RADIO / A Cardigan wildly unbuttoned but certainly woolly

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The Independent Culture
ONE OF the earliest soundrecordings ever made has preserved the voice of Tennyson. Every so often you can catch it on the radio. Apparently standing half a league from the microphone in a tropical downpour, his lugubrious bass intones his most famous poem. Only familiarity allows the hearer to recognise the cadences of The Charge of the Light Brigade. Tennyson's subject was the futile, foolhardy, heroic cavalry assault on Russian guns outside Balaclava, which took place in October 1854. Of the 600 or so horsemen involved, 113 were killed and 134 wounded in what became, largely thanks to Tennyson, the best-known action of the Crimean war.

The poem was the startingpoint for Kingsley Amis's play, Captain Nolan's Charge (R4). This time Steve Hodson replaced the poet. In out of the storm he came, to recite against a string orchestra practising a little gentle Mendelssohn. His reading sounded cross, sinister and slightly Welsh, as if Richard III had turned up in Milk Wood. Worse was to come. One by one the protagonists

appeared, greeting each other with abbreviated CVs, to help the listener tell them apart. Such dialogue is more risible than plausible, so to make it all more comfy, everyone had a drink. And then another. As we listened, gasping, they downed doubtful sherry which ''can just about be swallowed if you grit your teeth'', followed by gin, brandy, rum, vodka, port, champagne, more vodka and a small glass of still white wine.

Thus fortified, they set about revealing the plot. Amis has a theory that Captain Nolan deliberately misinterpreted Lord Raglan's famously ambiguous command. Instead of capturing some small accessible guns, Nolan persuaded Lord Lucan to order a charge against, and through, impregnable batteries. His motive was to demoralise the Russians by demonstrating to them ''what a deadly opponent the British cavalryman can be''. Realising his mistake, he was killed as he tried to turn the brigade back. (Sixty years later Haig had learnt nothing from this and pitted horses against guns on the Western Front.)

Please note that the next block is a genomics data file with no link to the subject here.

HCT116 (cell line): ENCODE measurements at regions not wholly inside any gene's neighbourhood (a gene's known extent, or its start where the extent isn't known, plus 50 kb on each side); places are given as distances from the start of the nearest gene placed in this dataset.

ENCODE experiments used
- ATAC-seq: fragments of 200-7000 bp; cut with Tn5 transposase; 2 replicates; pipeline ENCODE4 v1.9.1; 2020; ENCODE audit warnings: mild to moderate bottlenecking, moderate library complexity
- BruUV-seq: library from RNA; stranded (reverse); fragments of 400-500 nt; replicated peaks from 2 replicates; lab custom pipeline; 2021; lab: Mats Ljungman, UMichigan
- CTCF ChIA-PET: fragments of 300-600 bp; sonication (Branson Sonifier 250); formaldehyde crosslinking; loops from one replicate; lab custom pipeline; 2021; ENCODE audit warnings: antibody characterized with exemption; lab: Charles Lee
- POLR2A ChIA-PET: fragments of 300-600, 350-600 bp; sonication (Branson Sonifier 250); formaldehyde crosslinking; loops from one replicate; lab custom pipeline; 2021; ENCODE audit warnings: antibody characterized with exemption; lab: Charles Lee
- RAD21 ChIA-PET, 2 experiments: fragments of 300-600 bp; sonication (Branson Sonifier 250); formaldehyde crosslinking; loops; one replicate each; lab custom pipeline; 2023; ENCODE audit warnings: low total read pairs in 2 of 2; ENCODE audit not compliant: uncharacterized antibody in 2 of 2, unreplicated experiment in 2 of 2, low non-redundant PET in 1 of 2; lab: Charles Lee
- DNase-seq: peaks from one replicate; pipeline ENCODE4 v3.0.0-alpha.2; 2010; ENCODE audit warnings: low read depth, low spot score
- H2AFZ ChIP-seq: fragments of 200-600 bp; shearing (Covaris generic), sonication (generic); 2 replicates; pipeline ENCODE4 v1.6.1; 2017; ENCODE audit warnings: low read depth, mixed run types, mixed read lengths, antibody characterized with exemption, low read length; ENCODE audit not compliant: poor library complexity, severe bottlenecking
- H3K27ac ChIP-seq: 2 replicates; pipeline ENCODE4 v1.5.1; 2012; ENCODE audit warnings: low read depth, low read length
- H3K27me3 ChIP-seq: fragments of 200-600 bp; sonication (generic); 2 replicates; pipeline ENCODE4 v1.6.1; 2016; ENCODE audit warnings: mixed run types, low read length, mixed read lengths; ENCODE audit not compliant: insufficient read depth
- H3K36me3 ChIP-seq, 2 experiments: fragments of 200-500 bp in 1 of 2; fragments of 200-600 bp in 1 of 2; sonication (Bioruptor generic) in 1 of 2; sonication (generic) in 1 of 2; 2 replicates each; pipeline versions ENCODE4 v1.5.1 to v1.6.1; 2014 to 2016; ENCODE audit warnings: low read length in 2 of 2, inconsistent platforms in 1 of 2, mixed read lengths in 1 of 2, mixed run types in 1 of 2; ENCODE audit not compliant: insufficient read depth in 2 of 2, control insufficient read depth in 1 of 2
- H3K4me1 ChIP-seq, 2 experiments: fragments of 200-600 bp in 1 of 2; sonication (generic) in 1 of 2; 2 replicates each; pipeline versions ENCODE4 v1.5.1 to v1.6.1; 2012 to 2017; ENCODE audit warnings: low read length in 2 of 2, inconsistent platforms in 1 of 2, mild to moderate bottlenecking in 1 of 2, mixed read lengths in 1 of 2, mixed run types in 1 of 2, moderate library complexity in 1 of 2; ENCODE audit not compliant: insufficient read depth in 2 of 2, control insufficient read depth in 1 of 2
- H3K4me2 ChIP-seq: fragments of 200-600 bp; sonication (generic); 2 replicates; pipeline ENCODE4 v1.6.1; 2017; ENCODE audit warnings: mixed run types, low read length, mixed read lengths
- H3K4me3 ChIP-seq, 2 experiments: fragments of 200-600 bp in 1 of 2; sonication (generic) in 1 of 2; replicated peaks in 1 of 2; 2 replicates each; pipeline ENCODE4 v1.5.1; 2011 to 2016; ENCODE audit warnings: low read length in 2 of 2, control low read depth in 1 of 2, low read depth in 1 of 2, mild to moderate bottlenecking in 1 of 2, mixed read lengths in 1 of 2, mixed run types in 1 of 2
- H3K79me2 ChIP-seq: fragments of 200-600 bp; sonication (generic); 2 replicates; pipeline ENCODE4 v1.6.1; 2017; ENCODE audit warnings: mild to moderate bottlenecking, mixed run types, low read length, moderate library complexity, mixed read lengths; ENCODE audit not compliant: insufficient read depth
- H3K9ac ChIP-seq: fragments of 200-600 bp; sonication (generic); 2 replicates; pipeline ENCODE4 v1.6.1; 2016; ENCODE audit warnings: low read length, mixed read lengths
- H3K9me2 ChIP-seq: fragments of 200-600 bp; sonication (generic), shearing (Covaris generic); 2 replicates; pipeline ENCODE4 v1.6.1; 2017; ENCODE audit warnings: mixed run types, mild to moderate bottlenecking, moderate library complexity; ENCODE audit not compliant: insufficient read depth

This theory would make an interesting essay. It made silly radio. Given a script woven seamlessly from variegated cliches, the actors did their

best, but they were stitched up. Raglan was certainly a little woolly but Cardigan, though wildly unbuttoned, refused to flap, despite some clumsy ribbing. The sound-effects of the charge itself used all the mighty acoustic potential of crumpled tissue-paper, a single jingling bit, one whinny and some

raindrops in a water-butt. Awkward removal men seemed to be taking a heavy sofa downstairs and in the distance you could hear someone feeding hungry hens. Nobody suggested to the orchestra that it was time to go back to Palm Court; the band played on.

Hundreds of horses were killed that day - though in this version they suffered in silence - so it is a relief to turn to a survivor. On Tuesday Molly, Dylan Winter's faithful mare, was safely tethered outside King's Cross, having pulled a barge-load of soap and candles all the way from Liverpool for A Hack on the Cut (R4). There was a bad moment when Molly was glimpsed floating in the water, but this proved to be Molly the dying swan. (Why do so many people call their animals after one of my daughters?) Winter is a cheerful chap, naughty enough to ask the swan-rescue lady what roast swan tastes like, and he makes wonderful radio out of the people he meets. And Molly (the horse) is downright heroic. A Balaclava for a character like her would be a really useful bit of knitting.